Another Person Develops Dementia Every Seven Seconds...

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December 28, 2005

December 28, 2005

A new case of dementia arises every seven seconds, according to a comprehensive new survey on the prevalence of Alzheimer's and related disorders from around the world. Currently, 24 million people have dementia today, with some 4.5 million cases in the United States. More than half of dementia cases are related to Alzheimer's disease, the most common form of dementia.

Researchers at Alzheimer's Disease International and the Institute of Psychiatry at King's College, London, pooled data from numerous medical studies that examined the prevalence of Alzheimer's disease and other forms of dementia. They concluded that there are 4 to 5 million new cases of dementia around the world each year. The researchers further estimate that the number of people with dementia is set to double every 20 years. Thus, by the year 2020, there will be some 42 million people with Alzheimer's disease or another form of dementia. By 2040, that global number will increase to 81 million.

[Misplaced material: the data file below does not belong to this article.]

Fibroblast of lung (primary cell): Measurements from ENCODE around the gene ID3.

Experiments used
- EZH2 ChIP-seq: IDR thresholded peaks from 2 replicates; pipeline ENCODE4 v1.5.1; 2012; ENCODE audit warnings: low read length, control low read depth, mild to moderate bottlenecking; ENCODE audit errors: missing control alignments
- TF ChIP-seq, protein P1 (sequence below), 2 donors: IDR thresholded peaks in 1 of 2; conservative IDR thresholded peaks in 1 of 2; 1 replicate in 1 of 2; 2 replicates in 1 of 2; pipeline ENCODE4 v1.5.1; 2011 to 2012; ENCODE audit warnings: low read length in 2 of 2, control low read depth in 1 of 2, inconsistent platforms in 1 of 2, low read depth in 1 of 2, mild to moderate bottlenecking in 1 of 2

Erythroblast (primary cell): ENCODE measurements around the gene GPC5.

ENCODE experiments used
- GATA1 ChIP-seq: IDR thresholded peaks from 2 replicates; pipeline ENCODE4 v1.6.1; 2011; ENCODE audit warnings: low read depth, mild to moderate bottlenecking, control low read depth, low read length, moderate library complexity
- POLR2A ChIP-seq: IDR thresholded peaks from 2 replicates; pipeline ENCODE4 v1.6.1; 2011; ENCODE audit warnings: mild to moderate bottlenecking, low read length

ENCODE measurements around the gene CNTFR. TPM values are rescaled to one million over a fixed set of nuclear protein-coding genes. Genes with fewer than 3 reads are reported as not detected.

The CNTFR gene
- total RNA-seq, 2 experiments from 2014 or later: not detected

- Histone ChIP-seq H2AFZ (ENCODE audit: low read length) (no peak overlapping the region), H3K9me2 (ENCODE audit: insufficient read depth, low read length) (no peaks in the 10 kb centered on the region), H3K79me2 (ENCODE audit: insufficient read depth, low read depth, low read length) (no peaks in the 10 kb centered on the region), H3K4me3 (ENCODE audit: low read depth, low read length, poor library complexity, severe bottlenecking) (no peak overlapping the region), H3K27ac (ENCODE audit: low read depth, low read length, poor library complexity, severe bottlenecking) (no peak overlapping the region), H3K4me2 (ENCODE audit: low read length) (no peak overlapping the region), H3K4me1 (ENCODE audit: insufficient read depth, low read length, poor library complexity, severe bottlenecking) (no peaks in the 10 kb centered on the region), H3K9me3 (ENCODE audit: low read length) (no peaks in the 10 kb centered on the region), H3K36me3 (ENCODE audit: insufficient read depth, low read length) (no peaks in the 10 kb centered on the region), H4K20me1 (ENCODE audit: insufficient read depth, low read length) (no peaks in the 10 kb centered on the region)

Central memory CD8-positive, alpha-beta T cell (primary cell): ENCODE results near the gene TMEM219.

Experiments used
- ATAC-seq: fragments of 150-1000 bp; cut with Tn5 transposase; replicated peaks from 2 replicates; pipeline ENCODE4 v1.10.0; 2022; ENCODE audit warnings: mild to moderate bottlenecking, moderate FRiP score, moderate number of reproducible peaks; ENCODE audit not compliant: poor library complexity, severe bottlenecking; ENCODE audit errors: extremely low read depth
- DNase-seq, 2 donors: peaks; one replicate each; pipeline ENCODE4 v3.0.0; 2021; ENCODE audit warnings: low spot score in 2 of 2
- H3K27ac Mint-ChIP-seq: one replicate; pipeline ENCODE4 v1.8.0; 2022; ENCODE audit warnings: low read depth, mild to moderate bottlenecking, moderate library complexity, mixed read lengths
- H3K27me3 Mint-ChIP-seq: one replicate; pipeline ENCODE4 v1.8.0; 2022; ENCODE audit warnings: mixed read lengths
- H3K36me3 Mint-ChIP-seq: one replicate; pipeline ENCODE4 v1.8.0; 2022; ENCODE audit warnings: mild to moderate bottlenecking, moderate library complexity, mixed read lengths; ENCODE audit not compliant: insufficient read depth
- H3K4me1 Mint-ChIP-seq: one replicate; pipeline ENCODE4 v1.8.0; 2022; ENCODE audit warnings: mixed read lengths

The rising prevalence of Alzheimer's disease and other forms of dementia calls attention to the urgent need to find effective means to treat, and prevent, the memory-robbing illness. "Primary prevention should focus on targets suggested by current evidence," the authors write. They cite the need to combat risk factors for heart and blood vessel disease, including high blood pressure, smoking, diabetes, and high cholesterol.

The Fisher Center for Alzheimer's Research Foundation is leading the way in the search for a cure. To learn more about risk factors, new treatments, and preventive measures you can take, visit www.ALZinfo.org.

By www.ALZinfo.org, The Alzheimer's Information Site. Reviewed by William J. Netzer, Ph.D., Fisher Center for Alzheimer's Research Foundation at The Rockefeller University.

Source:

Cleusa Ferri, Martin Prince, et al: "Global Prevalence of Dementia." The Lancet, Volume 366 Number 9503, December 17, 2005 -- January 6, 2006, page 2112.

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